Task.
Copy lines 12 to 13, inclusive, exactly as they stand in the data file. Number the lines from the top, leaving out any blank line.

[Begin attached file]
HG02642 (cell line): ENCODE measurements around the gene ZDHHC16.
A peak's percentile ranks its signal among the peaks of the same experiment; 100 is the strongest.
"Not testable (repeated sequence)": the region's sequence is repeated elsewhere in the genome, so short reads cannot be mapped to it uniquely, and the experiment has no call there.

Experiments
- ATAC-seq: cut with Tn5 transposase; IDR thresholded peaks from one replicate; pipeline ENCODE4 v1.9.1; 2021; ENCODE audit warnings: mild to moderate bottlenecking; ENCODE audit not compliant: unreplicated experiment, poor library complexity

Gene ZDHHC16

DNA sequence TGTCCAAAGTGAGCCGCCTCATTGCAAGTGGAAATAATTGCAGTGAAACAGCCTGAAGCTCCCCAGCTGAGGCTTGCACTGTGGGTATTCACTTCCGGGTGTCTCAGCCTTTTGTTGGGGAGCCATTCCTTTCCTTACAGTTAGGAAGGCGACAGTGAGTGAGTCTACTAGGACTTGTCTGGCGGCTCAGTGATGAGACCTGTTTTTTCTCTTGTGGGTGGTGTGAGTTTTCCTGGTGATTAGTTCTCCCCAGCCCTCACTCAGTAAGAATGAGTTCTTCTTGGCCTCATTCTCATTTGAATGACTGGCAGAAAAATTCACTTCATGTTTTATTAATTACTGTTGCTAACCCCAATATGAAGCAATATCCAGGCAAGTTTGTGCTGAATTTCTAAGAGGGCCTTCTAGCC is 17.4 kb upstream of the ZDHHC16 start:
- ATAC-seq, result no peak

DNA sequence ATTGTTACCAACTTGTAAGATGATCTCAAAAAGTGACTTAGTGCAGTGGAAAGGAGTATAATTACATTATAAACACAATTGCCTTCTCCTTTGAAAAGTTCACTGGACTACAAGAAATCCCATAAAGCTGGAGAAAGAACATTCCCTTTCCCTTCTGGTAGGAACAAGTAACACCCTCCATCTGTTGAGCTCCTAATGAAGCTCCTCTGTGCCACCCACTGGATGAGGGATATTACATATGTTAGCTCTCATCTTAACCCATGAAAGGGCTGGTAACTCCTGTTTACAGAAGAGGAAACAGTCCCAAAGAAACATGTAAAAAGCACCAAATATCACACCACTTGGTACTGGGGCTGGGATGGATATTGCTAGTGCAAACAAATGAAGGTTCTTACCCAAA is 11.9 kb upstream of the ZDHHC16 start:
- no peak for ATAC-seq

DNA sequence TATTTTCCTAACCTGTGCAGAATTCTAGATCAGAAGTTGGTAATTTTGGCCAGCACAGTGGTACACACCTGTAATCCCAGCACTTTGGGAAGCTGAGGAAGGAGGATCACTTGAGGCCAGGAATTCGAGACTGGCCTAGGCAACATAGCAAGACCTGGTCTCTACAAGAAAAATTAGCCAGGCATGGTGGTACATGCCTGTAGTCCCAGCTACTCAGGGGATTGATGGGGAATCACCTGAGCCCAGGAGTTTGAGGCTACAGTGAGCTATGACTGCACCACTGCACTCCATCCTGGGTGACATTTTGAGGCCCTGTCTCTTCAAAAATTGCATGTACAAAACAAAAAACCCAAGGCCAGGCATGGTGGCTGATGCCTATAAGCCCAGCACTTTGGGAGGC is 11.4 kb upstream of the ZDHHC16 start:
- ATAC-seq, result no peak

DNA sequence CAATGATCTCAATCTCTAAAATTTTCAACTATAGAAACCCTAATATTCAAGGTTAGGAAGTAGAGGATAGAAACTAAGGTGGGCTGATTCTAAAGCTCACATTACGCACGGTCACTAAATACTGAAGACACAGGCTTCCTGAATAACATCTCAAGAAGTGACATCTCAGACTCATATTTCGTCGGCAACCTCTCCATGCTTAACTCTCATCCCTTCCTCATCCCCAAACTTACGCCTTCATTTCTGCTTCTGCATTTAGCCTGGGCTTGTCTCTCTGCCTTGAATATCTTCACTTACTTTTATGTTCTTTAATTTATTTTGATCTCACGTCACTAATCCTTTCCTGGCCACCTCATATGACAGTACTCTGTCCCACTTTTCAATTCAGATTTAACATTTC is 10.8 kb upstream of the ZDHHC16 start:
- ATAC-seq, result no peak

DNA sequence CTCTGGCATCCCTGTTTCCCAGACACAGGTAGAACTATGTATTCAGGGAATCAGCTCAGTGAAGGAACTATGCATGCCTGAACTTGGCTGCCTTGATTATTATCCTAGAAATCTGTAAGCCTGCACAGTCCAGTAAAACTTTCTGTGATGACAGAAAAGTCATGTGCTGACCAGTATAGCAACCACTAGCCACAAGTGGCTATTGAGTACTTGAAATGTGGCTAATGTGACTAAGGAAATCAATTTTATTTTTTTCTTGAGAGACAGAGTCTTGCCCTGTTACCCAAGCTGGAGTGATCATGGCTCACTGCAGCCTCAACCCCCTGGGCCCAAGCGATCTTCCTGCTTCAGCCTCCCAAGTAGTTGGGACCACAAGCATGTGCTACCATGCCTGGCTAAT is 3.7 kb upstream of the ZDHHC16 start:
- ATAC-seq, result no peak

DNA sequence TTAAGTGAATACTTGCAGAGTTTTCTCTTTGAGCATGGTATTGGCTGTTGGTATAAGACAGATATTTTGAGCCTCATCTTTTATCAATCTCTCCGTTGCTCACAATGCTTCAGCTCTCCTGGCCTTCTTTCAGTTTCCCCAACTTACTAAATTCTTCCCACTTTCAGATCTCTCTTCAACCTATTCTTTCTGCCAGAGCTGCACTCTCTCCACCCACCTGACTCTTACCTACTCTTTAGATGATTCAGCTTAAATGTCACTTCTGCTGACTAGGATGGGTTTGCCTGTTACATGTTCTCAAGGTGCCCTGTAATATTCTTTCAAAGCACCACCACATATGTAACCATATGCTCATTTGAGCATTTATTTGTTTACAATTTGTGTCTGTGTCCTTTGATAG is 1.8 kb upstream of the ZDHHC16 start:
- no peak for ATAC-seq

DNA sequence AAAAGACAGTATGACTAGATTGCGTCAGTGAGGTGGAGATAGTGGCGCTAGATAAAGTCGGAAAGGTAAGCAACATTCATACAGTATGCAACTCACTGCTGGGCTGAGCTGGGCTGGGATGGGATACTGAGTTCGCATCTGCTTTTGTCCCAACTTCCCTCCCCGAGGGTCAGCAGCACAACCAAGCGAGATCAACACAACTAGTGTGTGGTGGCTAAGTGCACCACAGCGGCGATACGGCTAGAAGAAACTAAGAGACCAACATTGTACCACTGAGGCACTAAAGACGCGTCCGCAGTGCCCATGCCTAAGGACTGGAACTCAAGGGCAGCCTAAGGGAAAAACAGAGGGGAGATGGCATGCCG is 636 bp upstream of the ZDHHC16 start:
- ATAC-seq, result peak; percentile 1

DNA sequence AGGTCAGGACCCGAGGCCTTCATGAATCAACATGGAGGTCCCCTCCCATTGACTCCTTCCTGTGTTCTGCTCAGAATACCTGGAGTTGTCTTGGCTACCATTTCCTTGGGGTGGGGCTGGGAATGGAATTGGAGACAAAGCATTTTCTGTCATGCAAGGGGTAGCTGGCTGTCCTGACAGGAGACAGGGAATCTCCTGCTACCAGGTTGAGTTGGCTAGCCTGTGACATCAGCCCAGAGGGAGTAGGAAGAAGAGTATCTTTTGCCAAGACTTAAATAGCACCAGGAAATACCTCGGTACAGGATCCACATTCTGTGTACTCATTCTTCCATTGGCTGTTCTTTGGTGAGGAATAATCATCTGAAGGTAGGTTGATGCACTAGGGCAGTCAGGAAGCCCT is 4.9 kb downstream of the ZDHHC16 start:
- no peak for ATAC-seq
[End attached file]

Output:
- ATAC-seq, result no peak

DNA sequence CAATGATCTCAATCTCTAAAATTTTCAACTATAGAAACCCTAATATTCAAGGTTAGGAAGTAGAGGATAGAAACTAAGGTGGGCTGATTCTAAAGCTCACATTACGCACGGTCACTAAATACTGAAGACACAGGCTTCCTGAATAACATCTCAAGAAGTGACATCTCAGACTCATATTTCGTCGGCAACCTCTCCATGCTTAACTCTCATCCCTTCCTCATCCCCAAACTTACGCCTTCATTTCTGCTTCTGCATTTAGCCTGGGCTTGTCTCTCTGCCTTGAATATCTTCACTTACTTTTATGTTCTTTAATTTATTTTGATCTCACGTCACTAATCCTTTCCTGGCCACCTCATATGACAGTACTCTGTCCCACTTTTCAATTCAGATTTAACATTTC is 10.8 kb upstream of the ZDHHC16 start: